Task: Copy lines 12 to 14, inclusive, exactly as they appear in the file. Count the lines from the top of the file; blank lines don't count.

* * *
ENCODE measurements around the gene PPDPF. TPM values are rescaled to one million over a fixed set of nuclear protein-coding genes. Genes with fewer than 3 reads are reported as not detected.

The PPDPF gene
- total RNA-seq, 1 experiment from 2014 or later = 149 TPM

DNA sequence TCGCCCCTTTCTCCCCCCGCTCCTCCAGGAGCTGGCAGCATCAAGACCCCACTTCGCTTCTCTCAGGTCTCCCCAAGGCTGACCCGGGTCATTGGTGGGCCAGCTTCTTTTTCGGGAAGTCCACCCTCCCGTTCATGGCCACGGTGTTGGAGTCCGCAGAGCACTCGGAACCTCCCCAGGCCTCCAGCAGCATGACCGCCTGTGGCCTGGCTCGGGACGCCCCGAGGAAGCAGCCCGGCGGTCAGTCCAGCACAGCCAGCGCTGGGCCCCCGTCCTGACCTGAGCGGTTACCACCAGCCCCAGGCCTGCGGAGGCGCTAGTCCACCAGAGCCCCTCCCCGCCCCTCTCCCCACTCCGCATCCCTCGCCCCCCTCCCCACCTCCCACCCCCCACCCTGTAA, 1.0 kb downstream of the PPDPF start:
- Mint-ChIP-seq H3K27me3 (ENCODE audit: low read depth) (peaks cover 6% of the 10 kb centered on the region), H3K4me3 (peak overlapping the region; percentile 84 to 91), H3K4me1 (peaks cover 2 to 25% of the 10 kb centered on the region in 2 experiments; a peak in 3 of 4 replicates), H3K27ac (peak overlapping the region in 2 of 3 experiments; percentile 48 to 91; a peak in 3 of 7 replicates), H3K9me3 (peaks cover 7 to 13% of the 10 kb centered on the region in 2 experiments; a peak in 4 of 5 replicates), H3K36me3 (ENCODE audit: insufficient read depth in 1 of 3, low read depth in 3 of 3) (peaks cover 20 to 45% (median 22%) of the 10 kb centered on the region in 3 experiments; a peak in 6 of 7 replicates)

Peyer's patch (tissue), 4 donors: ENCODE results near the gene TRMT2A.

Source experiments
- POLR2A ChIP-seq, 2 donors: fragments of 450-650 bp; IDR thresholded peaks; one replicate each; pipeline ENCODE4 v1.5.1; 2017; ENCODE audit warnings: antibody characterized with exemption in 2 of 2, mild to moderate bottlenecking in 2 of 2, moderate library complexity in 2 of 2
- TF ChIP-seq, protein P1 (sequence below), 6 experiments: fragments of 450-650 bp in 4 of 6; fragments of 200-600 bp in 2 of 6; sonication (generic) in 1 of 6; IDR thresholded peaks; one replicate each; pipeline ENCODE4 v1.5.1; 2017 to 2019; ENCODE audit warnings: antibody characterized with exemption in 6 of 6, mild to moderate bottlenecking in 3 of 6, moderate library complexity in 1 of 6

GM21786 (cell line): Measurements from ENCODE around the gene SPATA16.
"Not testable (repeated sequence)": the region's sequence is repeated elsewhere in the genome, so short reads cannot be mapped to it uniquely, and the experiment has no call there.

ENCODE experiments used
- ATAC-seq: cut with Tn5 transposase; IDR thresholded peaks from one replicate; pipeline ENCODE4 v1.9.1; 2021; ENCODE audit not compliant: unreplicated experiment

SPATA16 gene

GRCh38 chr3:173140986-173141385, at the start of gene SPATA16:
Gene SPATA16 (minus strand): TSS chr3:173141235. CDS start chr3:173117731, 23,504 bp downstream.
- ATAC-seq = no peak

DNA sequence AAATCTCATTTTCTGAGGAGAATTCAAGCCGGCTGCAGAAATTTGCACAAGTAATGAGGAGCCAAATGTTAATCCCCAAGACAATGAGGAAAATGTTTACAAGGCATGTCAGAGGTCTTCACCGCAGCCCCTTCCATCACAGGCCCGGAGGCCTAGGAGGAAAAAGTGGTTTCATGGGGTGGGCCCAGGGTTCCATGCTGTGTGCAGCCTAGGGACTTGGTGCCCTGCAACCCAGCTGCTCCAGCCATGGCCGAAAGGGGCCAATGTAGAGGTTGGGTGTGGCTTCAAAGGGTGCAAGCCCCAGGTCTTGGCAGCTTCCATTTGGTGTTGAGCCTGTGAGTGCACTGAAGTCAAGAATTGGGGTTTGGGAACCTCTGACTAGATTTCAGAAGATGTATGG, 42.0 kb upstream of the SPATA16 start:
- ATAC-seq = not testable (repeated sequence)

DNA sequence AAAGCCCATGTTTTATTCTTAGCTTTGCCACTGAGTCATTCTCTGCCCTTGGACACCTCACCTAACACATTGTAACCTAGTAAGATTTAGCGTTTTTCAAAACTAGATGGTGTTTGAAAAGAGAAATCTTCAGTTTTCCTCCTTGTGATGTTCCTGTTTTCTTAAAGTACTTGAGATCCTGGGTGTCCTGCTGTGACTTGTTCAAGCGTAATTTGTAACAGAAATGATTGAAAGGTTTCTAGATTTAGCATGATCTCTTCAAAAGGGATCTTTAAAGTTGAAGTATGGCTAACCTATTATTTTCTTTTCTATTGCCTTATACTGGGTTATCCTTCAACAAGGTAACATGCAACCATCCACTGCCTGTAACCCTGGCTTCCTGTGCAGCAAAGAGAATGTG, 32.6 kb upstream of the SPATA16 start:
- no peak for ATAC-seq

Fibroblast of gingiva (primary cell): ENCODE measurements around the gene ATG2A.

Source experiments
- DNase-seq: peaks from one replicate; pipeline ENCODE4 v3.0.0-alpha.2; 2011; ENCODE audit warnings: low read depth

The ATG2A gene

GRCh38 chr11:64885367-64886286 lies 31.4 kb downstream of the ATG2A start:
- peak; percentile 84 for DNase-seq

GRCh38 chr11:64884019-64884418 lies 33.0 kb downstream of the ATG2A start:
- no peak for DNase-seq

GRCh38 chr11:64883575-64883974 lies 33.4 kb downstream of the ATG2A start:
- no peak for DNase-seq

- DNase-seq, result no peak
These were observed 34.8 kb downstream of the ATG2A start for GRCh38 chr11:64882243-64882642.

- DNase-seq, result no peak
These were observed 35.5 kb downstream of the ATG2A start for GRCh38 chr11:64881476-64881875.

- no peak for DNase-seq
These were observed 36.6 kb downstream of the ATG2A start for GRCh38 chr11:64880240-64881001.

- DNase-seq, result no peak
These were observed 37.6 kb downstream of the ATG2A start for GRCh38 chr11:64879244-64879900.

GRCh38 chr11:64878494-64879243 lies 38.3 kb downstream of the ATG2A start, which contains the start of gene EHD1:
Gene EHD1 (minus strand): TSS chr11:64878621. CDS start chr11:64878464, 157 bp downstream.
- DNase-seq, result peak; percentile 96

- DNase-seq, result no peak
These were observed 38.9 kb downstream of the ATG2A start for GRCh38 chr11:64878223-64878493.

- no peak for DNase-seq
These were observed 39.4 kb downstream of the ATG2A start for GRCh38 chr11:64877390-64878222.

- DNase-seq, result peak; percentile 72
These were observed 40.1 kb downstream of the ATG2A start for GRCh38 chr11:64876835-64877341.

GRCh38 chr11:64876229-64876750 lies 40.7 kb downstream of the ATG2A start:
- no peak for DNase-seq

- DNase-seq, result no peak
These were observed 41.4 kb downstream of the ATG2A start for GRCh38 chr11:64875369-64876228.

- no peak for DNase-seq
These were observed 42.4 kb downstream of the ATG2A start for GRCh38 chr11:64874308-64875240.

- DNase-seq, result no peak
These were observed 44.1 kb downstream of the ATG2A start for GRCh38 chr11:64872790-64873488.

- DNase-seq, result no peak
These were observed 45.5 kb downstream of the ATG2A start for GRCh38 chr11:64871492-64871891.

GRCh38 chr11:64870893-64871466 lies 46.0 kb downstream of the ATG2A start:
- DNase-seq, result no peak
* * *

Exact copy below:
ENCODE experiments used
- ATAC-seq: cut with Tn5 transposase; IDR thresholded peaks from one replicate; pipeline ENCODE4 v1.9.1; 2021; ENCODE audit not compliant: unreplicated experiment

SPATA16 gene